Mary Washington was on the ballot two weeks ago vying for election to the Maryland Senate, but it took until last Friday for her victory to finally be announced. The delay sprang from a combination of two precincts opening late and extending voting hours which delayed the vote count, and a close margin necessitating the input of absentee and provisional ballots to establish a clear winner. Mary was up by over 500 votes on election night, but neither she nor her opponent, Sen. Jean Carter Conway, were willing to call it. Her lead sprouted despite trailing earlier that day. By Friday of that week, that margin was down to 469 votes with all precincts reporting. The Baltimore Sun stated that the margin would make it difficult for Conway to pull off a win with the remaining absentee and provisional ballots.
The call was finally made on Friday, July 6th—Delegate Washington has defeated Sen. Joan Carter Conway to take her seat in the Maryland Senate, representing their North Baltimore district. The unofficial margin that night was 492 votes. Conway has held her seat for 22 years and chairs the Senate Education, Health and Environmental Affairs Committee. Her loss marks an upset and a huge win for Mary, who is a two-term delegate. Mary celebrated her victory with a Facebook post thanking her supporters, stating that “Together, we made a difference.”
In 2010, Mary made history when she became the first openly LGBT African-American elected official in the state of Maryland, and only the second in the country. In her seven years in the House of Delegates, she has served as House Chair of the Joint Committee on Homelessness, and as a member of the Joint Committee on Children Youth and Families, the House Appropriations Committee, and the House Ways and Means Committee, among others. She was the Deputy Majority Whip in 2015-16 and is currently a member of Women Legislators of Maryland and the Legislative Black Caucus. She is also an associate member of the Latino Legislative Caucus.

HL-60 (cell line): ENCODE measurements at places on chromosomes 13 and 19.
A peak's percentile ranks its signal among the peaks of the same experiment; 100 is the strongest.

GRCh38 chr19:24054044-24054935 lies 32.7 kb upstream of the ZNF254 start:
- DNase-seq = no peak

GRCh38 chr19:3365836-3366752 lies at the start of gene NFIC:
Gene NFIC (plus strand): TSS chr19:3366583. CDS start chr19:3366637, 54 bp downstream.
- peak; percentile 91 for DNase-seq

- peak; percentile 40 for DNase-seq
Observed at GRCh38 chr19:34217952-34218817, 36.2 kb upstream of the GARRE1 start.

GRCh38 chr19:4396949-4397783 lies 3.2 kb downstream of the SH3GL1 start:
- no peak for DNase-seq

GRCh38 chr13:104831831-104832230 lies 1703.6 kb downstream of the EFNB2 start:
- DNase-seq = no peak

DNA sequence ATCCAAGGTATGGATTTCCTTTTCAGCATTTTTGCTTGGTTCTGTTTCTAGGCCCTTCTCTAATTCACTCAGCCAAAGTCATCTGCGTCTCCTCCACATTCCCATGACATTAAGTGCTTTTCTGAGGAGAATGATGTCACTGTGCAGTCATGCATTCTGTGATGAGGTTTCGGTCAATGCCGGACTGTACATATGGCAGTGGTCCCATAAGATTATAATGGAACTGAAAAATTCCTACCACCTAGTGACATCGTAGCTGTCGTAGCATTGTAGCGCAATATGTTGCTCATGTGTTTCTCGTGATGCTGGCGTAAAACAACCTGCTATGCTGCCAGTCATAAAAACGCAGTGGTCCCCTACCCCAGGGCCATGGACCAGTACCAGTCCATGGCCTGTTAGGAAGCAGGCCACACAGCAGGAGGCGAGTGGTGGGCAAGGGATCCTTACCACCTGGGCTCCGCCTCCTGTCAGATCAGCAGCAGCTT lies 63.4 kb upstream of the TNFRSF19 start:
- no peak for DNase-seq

Del. Washington ran her campaign on a platform of education, job training, safe and affordable communities, a living wage and economic security, and social justice. Highlights included expanding college access regardless of income, increasing gun control, investing in police reform, increasing the minimum wage to at least $15 per hour, and continuing to advocate for vulnerable populations, including homeless youth. She hopes to work towards these goals while continuing the progress she made as a delegate. She regularly updates her constituents on her achievements through “The Washington Report” on her website, which you can read here.
Victory is proud to stand with Mary and congratulates her on her historic win.